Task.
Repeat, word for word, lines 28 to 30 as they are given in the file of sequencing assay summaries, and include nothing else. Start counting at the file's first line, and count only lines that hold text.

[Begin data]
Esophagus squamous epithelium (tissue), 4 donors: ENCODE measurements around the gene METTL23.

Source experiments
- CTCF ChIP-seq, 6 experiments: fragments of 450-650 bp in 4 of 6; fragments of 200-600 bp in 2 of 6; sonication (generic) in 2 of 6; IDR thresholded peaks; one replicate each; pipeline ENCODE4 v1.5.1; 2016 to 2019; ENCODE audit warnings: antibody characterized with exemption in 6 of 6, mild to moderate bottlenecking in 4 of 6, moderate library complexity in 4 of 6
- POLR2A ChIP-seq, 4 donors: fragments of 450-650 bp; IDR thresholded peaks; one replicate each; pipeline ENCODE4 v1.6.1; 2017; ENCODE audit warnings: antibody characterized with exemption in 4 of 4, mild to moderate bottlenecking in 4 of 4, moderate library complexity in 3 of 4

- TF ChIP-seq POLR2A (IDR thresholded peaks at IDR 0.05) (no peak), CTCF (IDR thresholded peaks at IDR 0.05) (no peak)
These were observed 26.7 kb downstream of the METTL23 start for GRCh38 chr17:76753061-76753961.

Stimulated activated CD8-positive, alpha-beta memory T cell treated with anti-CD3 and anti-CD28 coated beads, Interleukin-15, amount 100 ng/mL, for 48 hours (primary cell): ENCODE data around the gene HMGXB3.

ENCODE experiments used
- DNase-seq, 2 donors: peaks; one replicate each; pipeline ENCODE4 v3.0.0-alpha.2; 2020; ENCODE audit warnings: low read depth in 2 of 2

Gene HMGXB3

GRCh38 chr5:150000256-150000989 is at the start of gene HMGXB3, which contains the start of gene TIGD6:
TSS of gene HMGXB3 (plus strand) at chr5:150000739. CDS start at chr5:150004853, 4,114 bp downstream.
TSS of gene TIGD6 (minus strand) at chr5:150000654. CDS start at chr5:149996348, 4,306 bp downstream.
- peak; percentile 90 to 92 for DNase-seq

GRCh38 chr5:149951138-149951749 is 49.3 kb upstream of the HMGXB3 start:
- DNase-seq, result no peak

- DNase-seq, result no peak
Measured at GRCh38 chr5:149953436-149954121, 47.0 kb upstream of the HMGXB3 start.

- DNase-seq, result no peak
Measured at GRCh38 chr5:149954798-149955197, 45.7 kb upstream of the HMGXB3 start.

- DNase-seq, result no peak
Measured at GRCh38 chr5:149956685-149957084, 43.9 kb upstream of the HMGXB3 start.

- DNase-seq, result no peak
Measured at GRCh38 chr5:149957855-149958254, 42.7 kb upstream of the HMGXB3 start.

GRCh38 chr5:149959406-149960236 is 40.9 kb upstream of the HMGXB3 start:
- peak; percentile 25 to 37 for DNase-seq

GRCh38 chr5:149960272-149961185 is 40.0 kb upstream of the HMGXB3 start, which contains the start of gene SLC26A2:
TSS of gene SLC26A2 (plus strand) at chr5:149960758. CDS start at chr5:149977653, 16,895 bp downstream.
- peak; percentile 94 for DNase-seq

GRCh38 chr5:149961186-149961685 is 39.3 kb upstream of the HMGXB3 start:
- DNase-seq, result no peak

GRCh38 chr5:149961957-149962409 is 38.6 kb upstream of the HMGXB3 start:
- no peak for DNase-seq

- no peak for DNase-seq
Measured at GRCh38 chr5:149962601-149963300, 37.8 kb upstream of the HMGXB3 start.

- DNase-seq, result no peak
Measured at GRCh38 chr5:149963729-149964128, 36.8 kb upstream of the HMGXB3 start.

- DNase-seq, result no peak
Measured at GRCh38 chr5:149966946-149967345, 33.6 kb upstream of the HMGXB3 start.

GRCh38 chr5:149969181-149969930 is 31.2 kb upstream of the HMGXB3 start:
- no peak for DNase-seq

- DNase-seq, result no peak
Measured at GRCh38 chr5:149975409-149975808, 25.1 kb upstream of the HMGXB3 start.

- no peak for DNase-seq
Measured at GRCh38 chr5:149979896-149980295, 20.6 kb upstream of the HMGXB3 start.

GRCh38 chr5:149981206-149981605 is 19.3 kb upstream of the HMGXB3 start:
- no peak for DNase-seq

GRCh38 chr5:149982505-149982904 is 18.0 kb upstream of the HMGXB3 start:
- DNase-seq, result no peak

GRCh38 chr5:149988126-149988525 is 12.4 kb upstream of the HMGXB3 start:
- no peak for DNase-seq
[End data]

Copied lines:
TSS of gene SLC26A2 (plus strand) at chr5:149960758. CDS start at chr5:149977653, 16,895 bp downstream.
- peak; percentile 94 for DNase-seq

GRCh38 chr5:149961186-149961685 is 39.3 kb upstream of the HMGXB3 start: